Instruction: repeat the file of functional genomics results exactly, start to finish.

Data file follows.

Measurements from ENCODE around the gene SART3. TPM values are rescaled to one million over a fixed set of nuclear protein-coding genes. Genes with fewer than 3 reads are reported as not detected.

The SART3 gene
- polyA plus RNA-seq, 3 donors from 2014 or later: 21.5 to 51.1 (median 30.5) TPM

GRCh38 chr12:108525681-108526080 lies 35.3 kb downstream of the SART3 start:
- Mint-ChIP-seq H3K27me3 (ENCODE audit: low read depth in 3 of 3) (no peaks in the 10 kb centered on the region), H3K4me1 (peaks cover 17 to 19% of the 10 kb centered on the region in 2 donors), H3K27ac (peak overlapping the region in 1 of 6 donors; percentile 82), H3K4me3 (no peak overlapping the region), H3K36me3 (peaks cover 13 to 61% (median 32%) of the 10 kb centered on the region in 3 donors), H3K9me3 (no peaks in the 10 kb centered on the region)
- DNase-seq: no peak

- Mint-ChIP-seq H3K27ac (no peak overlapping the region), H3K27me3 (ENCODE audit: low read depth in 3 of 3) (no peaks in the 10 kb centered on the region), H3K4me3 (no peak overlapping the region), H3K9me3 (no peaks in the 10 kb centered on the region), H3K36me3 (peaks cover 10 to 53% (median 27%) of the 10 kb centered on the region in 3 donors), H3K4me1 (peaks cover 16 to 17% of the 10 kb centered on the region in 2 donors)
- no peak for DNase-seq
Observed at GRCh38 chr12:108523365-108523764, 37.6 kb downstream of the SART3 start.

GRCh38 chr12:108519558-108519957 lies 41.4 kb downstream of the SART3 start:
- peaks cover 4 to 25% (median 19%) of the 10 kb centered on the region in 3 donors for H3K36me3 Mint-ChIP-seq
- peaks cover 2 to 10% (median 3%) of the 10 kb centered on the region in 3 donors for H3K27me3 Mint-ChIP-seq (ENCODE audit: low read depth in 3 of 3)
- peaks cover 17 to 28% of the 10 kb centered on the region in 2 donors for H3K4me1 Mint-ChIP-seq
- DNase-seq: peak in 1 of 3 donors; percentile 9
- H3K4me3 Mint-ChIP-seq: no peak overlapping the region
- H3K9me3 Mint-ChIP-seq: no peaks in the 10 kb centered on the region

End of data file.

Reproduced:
Measurements from ENCODE around the gene SART3. TPM values are rescaled to one million over a fixed set of nuclear protein-coding genes. Genes with fewer than 3 reads are reported as not detected.

The SART3 gene
- polyA plus RNA-seq, 3 donors from 2014 or later: 21.5 to 51.1 (median 30.5) TPM

GRCh38 chr12:108525681-108526080 lies 35.3 kb downstream of the SART3 start:
- Mint-ChIP-seq H3K27me3 (ENCODE audit: low read depth in 3 of 3) (no peaks in the 10 kb centered on the region), H3K4me1 (peaks cover 17 to 19% of the 10 kb centered on the region in 2 donors), H3K27ac (peak overlapping the region in 1 of 6 donors; percentile 82), H3K4me3 (no peak overlapping the region), H3K36me3 (peaks cover 13 to 61% (median 32%) of the 10 kb centered on the region in 3 donors), H3K9me3 (no peaks in the 10 kb centered on the region)
- DNase-seq: no peak

- Mint-ChIP-seq H3K27ac (no peak overlapping the region), H3K27me3 (ENCODE audit: low read depth in 3 of 3) (no peaks in the 10 kb centered on the region), H3K4me3 (no peak overlapping the region), H3K9me3 (no peaks in the 10 kb centered on the region), H3K36me3 (peaks cover 10 to 53% (median 27%) of the 10 kb centered on the region in 3 donors), H3K4me1 (peaks cover 16 to 17% of the 10 kb centered on the region in 2 donors)
- no peak for DNase-seq
Observed at GRCh38 chr12:108523365-108523764, 37.6 kb downstream of the SART3 start.

GRCh38 chr12:108519558-108519957 lies 41.4 kb downstream of the SART3 start:
- peaks cover 4 to 25% (median 19%) of the 10 kb centered on the region in 3 donors for H3K36me3 Mint-ChIP-seq
- peaks cover 2 to 10% (median 3%) of the 10 kb centered on the region in 3 donors for H3K27me3 Mint-ChIP-seq (ENCODE audit: low read depth in 3 of 3)
- peaks cover 17 to 28% of the 10 kb centered on the region in 2 donors for H3K4me1 Mint-ChIP-seq
- DNase-seq: peak in 1 of 3 donors; percentile 9
- H3K4me3 Mint-ChIP-seq: no peak overlapping the region
- H3K9me3 Mint-ChIP-seq: no peaks in the 10 kb centered on the region